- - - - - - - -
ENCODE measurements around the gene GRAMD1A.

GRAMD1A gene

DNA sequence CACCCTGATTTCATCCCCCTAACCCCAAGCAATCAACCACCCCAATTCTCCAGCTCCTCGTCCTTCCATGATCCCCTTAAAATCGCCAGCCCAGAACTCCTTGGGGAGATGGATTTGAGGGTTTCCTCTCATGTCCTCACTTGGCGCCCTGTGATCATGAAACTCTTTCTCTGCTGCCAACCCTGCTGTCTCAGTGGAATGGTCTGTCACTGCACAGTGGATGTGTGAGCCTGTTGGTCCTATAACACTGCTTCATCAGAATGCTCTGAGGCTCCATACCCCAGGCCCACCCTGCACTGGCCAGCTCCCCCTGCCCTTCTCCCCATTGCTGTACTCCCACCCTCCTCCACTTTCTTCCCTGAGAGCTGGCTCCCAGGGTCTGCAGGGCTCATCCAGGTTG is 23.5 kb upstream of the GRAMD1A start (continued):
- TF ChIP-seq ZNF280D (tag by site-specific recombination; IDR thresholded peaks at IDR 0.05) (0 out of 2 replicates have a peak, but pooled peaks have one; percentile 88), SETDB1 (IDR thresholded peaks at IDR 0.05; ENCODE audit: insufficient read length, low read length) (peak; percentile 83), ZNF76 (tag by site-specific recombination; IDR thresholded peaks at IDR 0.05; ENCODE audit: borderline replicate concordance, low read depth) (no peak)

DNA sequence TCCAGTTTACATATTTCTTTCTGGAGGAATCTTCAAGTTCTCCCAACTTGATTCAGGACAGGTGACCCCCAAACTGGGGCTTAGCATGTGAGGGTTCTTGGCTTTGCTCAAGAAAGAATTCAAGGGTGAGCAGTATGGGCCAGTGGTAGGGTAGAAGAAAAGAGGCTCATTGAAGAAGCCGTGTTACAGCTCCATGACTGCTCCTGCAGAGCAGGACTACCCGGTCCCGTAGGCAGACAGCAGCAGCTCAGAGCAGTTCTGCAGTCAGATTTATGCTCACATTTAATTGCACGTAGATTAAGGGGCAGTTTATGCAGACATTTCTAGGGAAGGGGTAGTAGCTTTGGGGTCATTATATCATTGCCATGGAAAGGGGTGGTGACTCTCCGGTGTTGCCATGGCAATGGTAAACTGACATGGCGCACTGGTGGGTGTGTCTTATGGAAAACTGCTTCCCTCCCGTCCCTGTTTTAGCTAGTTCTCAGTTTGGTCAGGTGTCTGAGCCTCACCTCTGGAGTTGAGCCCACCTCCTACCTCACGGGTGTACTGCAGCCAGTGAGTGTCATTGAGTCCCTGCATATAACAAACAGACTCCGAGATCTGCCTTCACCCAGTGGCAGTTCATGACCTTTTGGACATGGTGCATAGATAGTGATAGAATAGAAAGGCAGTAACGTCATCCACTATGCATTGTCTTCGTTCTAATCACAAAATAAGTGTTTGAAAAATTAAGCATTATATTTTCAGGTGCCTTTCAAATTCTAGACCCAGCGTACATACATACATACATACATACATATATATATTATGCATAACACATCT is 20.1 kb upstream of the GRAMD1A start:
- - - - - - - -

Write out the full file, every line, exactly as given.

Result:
ENCODE measurements around the gene GRAMD1A.

GRAMD1A gene

DNA sequence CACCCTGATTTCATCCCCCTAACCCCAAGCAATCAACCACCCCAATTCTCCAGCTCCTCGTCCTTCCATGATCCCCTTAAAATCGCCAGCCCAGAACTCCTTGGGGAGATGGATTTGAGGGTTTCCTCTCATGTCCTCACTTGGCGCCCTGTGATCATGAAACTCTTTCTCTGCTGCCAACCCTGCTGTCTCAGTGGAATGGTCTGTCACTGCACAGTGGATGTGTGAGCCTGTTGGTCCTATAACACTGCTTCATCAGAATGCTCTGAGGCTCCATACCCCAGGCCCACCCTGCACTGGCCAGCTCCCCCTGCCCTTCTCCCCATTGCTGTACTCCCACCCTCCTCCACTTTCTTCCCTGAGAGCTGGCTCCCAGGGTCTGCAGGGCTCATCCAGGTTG is 23.5 kb upstream of the GRAMD1A start (continued):
- TF ChIP-seq ZNF280D (tag by site-specific recombination; IDR thresholded peaks at IDR 0.05) (0 out of 2 replicates have a peak, but pooled peaks have one; percentile 88), SETDB1 (IDR thresholded peaks at IDR 0.05; ENCODE audit: insufficient read length, low read length) (peak; percentile 83), ZNF76 (tag by site-specific recombination; IDR thresholded peaks at IDR 0.05; ENCODE audit: borderline replicate concordance, low read depth) (no peak)

DNA sequence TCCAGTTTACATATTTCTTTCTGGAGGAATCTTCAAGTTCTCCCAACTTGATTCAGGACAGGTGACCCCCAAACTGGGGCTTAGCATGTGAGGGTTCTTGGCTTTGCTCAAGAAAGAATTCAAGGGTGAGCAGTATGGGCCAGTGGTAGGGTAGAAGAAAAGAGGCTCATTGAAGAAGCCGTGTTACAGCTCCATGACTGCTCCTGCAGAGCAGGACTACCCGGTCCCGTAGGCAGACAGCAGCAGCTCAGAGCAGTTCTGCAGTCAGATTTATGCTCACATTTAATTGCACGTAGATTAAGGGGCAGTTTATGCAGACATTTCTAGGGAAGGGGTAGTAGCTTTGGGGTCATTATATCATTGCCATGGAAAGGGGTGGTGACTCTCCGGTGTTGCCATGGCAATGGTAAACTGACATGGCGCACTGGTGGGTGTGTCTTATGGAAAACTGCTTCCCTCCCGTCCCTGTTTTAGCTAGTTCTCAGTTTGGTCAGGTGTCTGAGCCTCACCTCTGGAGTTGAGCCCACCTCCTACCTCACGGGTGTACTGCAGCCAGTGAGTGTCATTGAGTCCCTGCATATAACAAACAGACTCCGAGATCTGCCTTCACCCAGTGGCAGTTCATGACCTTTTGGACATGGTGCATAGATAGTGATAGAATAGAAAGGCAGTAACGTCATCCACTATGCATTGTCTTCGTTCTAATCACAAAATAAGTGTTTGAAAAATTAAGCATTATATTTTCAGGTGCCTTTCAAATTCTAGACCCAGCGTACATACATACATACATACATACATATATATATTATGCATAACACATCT is 20.1 kb upstream of the GRAMD1A start: